The CDC said any claims that allege the update is an attempt to cover for developmental delays caused by pandemic measures like masking and social distancing are without merit.

"The work to revise the milestones has been underway for a couple of years. CDC began discussing the milestones revisions in 2017. The working group who developed the revised milestones began working on it in 2019. The review of evidence and revisions were completed in 2019, and parent testing for understanding and relatability was done in the summer of 2020, " the agency’s González told PolitiFact in an email. "With the revisions, the program aimed to address feedback from parents and early childhood professionals over the years about needing more clarity about when to take action on a possible developmental concern."

"CDC’s milestones are not developmental screening tools," González added. "They were developed to promote developmental monitoring to encourage conversations between parents, doctors, and early childhood providers about child development."

Subject matter experts consulted in the AAP’s review of the milestones include a neurodevelopmental pediatrician, a general pediatrician, a speech language pathologist, a professor of special education and early intervention, a developer of developmental screening tools, as well as developmental-behavioral pediatricians and child and developmental psychologists, the CDC said.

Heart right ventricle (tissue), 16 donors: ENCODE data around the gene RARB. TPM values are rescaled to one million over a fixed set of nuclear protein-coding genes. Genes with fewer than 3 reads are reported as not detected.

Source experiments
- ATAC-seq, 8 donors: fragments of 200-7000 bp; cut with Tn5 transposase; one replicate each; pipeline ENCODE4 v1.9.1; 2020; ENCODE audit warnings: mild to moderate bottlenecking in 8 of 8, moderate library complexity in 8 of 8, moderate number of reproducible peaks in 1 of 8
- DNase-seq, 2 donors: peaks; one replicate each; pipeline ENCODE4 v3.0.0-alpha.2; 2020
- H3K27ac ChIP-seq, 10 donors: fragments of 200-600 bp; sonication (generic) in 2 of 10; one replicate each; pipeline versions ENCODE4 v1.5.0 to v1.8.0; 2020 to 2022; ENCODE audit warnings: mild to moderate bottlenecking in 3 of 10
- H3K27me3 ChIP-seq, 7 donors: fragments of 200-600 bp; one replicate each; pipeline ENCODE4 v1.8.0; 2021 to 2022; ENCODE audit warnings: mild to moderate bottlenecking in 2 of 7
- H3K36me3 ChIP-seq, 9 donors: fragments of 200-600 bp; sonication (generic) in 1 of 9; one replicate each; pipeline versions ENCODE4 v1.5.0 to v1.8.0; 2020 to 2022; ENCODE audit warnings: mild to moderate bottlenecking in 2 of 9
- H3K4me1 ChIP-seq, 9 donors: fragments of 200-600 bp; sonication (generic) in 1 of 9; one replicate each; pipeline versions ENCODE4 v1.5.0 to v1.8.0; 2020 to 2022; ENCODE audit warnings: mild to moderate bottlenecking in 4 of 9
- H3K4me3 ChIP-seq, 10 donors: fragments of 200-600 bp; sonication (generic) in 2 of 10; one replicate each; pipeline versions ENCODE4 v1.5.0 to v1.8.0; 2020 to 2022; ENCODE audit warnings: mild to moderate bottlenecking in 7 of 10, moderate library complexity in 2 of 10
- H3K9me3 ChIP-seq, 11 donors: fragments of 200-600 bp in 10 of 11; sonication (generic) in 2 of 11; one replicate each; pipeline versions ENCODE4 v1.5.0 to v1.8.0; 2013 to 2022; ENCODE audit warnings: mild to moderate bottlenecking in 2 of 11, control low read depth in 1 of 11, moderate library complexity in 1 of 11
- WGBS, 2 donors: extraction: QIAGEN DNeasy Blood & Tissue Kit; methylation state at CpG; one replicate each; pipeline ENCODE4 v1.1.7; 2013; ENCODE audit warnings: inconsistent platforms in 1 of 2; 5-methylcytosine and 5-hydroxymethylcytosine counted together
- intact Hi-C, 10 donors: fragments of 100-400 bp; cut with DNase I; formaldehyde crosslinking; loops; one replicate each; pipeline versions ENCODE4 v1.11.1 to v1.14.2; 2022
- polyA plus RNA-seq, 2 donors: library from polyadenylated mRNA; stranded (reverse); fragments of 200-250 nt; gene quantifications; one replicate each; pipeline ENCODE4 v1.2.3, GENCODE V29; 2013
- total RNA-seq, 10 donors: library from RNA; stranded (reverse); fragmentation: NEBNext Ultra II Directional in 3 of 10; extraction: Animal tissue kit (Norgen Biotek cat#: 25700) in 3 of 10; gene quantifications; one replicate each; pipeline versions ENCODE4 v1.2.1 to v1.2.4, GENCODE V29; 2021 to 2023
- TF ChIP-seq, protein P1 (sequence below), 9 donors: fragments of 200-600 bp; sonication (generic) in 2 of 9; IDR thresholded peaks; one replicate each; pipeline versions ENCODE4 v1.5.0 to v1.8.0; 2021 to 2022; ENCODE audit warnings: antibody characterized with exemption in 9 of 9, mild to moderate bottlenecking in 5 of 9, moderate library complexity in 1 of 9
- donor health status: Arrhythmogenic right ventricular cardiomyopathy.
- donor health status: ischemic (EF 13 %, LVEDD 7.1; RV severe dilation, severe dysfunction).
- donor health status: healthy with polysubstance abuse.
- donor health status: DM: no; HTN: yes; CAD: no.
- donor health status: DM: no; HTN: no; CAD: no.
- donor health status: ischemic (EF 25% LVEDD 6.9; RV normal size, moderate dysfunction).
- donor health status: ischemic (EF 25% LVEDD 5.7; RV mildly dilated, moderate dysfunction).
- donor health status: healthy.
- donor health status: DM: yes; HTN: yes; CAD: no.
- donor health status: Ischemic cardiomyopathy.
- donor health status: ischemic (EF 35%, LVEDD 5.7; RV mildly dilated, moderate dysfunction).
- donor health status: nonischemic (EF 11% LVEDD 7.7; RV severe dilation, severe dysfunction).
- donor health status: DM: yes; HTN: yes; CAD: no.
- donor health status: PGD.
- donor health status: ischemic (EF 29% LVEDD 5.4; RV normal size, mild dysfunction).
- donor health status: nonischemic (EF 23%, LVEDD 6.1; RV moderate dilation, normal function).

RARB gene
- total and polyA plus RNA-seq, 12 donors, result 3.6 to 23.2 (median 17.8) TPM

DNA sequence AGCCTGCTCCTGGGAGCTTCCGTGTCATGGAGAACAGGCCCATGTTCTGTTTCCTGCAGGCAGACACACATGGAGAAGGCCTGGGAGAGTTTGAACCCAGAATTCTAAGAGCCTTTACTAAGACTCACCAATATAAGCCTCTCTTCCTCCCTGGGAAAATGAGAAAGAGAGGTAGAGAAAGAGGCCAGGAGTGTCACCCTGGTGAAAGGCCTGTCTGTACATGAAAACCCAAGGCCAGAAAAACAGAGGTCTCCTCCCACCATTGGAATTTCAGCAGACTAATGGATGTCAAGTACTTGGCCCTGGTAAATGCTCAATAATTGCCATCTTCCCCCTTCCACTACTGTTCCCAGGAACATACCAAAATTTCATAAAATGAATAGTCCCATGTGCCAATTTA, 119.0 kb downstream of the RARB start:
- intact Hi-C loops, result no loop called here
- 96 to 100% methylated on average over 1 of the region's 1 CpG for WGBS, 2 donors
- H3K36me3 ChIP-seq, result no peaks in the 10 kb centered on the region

While these revisions are unrelated, preliminary research shows that the pandemic appears to have an impact on infant and child development, but social and economic disparities play a role in who is affected the most. 

For example, some babies born in the past two years might be experiencing developmental delays due to a lack of social interaction during lockdowns and stressed out, overworked caregivers not being able to provide adequate one-on-one time.

Some children, however, may have thrived in the pandemic, researchers found, if their caregivers were at home for extended periods and there were more opportunities for siblings to interact.

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Our Sources

Facebook post, Feb. 21, 2022

Facebook post, Feb. 20, 2022

Centers for Disease Control and Prevention, CDC’s Developmental Milestones, Accessed Feb. 22, 2022

Pediatrics journal, Evidence-Informed Milestones for Developmental Surveillance Tools, Feb. 8, 2022

American Academy of Pediatrics, CDC, AAP update developmental milestones for developmental surveillance program, Feb. 8, 2022 

Washington Post, Developmental milestones just changed for the first time in years, Feb. 10, 2022

CNN, Developmental milestones for children have changed for the first time in nearly 20 years, Feb. 18, 2022 

Nature, The COVID generation: how is the pandemic affecting kids’ brains? 

Email interview, Joseph Cerquone, senior director of public relations at the American Speech Language Hearing Association, Feb. 23, 2022

Email interview, Belsie González, spokesperson for the Centers for Disease Control and Prevention, Feb. 23-28, 2022

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What to know about the CDC’s updated developmental milestones for infants and young children